The Canadian Press
In The News is a roundup of stories from The Canadian Press designed to kickstart your day. Here is what's on the radar of our editors for the morning of Oct. 9 ...
What we are watching in Canada ...
Statistics Canada will report this morning how well the country's job market fared in September.
After seeing a historic drop of some three million jobs over March and April at the height of the COVID-19 pandemic, the economy has since recovered almost two-thirds of what was lost.
Expectations are for a gain in September, but at a slower pace than previous months.
Financial data firm Refinitiv says the average economist estimate is for a gain of 156,600 jobs in September and an unemployment rate of 9.7 per cent. There may also be a rebound in employment for working mothers as schools reopened, removing some of the child-care strain.
Canada's labour market gained 240,000 jobs in August, a slowing from the 418,500 jobs gained in July, and the unemployment rate dropped to 10.2 per cent as part of a continuing slide down from the record-high 13.7 per cent in May.
Economists have noted faster gains in part-time versus full-time work, and an increasing share of part-time workers who prefer full-time work compared a year ago.
Also this ...
A new poll suggests Canadians have a largely favourable view of police in their communities but Indigenous people, members of visible minority groups and younger Canadians are less impressed.
Seventy-seven per cent of Caucasian respondents to the Angus Reid Institute survey said they had a favourable or very favourable view of their local police.
But that dropped to 72 per cent for Indigenous respondents and 67 per cent for those who identified themselves as members of a visible minority.
The contrast among different age groups was even more stark, with just 51 per cent of 18 to 24-year-olds expressing a favourable view — a percentage that rose through each successive age group to a high of 86 per cent among those 65 or older.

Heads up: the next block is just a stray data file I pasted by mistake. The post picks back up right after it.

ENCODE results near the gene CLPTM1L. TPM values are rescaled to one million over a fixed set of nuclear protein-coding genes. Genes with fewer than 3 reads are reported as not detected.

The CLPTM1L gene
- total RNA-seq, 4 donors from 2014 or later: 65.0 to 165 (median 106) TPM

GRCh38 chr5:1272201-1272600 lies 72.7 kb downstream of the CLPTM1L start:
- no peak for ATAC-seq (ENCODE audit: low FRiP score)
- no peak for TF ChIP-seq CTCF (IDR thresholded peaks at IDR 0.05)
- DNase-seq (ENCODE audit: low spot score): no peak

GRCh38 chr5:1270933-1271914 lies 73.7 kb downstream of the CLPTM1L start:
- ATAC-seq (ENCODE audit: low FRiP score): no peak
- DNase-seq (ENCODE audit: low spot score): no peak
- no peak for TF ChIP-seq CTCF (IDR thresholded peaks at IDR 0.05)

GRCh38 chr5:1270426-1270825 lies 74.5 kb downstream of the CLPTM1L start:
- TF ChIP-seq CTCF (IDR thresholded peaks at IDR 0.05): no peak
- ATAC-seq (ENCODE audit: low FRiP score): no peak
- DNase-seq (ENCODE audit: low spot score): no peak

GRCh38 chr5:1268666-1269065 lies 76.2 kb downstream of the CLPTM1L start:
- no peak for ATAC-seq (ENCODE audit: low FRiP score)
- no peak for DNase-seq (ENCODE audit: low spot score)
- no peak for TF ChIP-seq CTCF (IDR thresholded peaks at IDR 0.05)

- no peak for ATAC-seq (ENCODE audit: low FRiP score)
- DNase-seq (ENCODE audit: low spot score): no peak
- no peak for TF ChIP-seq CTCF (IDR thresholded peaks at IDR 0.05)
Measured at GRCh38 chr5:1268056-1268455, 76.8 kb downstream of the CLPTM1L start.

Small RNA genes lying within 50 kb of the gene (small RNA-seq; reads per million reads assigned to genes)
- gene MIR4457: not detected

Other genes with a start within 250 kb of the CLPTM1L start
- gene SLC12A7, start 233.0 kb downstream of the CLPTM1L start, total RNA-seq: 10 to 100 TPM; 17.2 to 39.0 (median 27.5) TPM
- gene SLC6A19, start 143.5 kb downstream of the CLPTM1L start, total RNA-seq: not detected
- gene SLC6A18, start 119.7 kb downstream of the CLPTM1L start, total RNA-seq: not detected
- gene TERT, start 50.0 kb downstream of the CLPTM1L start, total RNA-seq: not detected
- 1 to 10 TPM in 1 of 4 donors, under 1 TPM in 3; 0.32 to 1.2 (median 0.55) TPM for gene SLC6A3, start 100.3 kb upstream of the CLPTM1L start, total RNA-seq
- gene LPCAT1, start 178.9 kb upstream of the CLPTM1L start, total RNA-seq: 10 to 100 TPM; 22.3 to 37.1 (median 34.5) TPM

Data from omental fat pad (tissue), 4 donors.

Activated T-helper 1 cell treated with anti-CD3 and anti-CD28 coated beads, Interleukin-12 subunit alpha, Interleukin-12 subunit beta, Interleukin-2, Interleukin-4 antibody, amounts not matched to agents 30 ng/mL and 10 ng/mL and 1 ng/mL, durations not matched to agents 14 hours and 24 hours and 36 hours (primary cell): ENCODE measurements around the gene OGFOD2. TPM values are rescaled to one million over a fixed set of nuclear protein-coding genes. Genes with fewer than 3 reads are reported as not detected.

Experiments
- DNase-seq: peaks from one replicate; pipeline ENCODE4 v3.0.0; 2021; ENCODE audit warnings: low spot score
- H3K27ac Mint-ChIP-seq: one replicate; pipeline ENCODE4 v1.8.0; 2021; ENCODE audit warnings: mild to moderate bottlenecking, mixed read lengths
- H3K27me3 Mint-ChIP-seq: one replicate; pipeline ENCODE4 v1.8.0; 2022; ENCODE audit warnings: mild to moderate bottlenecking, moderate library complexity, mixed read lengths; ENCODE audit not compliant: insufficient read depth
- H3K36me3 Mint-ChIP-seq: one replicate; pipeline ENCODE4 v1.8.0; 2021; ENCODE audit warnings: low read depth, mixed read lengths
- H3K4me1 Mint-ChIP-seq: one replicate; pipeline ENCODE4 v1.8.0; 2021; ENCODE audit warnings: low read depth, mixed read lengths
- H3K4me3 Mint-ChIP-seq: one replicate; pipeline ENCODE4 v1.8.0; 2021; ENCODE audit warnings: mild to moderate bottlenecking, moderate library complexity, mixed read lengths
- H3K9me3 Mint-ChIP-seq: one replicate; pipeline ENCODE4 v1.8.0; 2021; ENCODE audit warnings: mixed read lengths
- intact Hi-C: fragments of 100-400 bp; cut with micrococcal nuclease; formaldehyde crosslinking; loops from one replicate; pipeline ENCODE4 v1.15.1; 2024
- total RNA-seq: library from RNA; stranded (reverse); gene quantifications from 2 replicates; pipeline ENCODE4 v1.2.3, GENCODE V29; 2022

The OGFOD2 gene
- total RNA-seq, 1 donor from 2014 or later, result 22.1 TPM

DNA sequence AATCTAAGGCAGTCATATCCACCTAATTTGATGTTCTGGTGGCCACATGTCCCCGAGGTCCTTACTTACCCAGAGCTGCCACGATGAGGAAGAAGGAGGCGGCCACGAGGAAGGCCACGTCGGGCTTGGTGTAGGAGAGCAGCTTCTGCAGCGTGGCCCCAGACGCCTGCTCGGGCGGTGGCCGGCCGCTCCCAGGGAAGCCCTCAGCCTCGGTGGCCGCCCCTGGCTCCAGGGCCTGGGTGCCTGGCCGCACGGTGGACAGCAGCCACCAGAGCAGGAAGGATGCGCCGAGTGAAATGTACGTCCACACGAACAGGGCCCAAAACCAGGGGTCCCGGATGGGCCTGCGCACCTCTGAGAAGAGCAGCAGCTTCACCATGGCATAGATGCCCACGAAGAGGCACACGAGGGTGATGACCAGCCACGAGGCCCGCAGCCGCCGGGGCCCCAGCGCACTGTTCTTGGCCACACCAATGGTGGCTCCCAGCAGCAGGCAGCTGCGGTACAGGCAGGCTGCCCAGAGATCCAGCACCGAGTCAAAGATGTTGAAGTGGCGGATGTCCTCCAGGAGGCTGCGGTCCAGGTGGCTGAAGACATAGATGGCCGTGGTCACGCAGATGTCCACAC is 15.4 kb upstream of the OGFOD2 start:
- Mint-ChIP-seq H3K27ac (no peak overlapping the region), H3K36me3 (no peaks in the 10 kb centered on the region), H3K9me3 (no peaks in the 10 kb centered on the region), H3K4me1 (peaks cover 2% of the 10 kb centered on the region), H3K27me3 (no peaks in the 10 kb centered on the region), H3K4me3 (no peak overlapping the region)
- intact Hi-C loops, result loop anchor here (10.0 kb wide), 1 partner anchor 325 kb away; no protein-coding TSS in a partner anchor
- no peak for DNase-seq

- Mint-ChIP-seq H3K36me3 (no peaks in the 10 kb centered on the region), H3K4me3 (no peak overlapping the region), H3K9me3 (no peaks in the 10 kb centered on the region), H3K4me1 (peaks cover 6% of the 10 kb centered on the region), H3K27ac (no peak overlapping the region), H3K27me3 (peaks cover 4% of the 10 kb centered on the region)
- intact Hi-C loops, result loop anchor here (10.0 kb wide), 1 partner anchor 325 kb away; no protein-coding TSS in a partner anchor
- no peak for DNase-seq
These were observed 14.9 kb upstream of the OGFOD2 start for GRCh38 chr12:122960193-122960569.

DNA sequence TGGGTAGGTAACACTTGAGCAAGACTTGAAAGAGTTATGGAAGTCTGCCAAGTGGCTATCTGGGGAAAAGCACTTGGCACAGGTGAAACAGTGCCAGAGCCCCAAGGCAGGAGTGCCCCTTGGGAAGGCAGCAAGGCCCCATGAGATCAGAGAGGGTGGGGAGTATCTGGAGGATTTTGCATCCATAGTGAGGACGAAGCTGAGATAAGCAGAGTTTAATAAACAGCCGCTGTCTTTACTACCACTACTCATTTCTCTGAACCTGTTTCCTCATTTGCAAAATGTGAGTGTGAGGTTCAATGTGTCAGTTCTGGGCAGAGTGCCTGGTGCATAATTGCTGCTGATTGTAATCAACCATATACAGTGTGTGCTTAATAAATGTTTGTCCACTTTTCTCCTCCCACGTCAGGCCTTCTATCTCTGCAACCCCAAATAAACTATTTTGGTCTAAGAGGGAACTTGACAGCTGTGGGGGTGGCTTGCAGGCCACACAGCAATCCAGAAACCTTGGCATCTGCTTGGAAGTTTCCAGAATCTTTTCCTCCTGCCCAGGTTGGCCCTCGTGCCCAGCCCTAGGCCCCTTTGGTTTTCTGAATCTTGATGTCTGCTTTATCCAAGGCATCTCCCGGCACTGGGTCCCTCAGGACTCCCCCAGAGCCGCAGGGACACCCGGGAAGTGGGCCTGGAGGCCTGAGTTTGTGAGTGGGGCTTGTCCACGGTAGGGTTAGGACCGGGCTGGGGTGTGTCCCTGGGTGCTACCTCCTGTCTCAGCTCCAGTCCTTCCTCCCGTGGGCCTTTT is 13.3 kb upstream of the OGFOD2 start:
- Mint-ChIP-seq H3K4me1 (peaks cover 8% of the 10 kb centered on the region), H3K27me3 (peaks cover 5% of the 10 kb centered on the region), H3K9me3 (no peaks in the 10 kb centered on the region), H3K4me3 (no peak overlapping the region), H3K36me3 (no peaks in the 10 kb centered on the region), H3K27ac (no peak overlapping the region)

Younger Canadians were also far more likely than older Canadians to report having had at least one direct interaction with police over the past five years while, among those who did interact, Indigenous respondents were most likely to say their experiences were negative.
The online poll of 5,005 adult Canadians was conducted Aug. 26 to Sept. 1; it cannot be assigned a margin of error because internet-based polls are not considered random samples.
What we are watching in the U.S. ...
The campaign's final debates between President Donald Trump and Democrat Joe Biden were thrown into uncertainty Thursday as the rival camps offered dueling proposals for the remaining faceoffs that have been upended by the president’s coronavirus infection.
The chair of the nonpartisan Commission on Presidential Debates told The Associated Press that the final debate, scheduled for Oct. 22, was still slated to go on with both candidates present as planned. But next Thursday's debate seemed to be gone, after the Trump team objected to the commission's format change.
The whipsaw day began with an announcement from the commission that the town hall-style affair set for Oct. 15 in Miami would be held virtually. The commission cited health concerns following Trump’s infection as the reason for the change.
Trump, who is eager to return to the campaign trail despite uncertainty about his health, said he wouldn’t participate if the debate wasn’t in person. Biden's campaign then suggested the event be delayed a week until Oct. 22, which is when the third and final debate was already scheduled.
Next, Trump countered again, agreeing to a debate on Oct. 22 — but only if face to face — and asking that a third contest be added on Oct. 29, just before the election. But Biden's advisers rejected squaring off that late in the campaign.
After the release late Thursday of a letter from Trump doctor Navy Cmdr. Sean Conley that the president had “completed his course of therapy” and could resume campaigning this weekend, the Trump campaign called on the commission to hold next week's debate in person as originally scheduled.
What we are watching in the rest of the world ...
The U.S. military was blindsided Thursday by President Donald Trump's assertion that all U.S. troops will be out of Afghanistan by the end of the year, with U.S. officials saying they are not aware of such a plan and have gotten no actual order to accelerate the more gradual pullout they've been executing.
Trump's comments, laid out in a confusing progression of comments and a tweet, alarmed Pentagon and State officials who fear that putting a definitive date on troop withdrawal could undercut negotiations to finalize a peace deal between the Taliban and the Afghan government. They also fear a hasty withdrawal could force the U.S. to leave behind sensitive military equipment. And they continue to stress that the Taliban has still not met requirements to reduce violence against the Afghans, a key element of the U.S. withdrawal plan.